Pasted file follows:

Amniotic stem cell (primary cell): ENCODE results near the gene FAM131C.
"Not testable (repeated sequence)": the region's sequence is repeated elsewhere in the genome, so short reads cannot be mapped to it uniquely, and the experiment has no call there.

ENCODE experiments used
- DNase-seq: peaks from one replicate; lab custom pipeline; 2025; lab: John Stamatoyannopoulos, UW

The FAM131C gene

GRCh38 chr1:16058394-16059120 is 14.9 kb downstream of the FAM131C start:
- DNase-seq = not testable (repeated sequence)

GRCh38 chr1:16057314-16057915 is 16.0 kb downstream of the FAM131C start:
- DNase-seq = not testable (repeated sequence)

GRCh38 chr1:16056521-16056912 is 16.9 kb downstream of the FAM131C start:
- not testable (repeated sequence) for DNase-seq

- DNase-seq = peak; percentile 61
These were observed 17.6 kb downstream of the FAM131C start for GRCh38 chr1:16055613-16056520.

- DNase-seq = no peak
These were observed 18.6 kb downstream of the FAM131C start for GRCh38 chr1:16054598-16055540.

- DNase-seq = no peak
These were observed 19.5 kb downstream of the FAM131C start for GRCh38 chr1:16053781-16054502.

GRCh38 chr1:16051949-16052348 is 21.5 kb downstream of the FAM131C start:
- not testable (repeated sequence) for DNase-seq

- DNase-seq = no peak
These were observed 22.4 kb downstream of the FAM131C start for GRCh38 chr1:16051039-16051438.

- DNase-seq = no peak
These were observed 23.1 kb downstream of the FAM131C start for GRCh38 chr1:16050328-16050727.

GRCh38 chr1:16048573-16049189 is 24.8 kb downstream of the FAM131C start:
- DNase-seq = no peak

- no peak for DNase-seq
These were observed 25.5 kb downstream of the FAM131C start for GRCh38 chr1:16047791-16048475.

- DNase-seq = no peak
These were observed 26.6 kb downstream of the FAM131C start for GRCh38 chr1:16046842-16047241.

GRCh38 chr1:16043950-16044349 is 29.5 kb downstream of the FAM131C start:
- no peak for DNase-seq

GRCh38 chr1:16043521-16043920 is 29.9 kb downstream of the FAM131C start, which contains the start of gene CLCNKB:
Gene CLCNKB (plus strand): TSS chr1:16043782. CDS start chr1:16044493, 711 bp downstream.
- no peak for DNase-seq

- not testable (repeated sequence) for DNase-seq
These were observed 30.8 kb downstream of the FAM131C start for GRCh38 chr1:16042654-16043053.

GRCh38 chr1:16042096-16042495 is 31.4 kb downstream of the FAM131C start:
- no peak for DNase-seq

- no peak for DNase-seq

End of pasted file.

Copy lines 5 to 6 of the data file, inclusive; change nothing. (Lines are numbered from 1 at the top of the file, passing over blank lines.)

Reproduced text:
The FAM131C gene

GRCh38 chr1:16058394-16059120 is 14.9 kb downstream of the FAM131C start: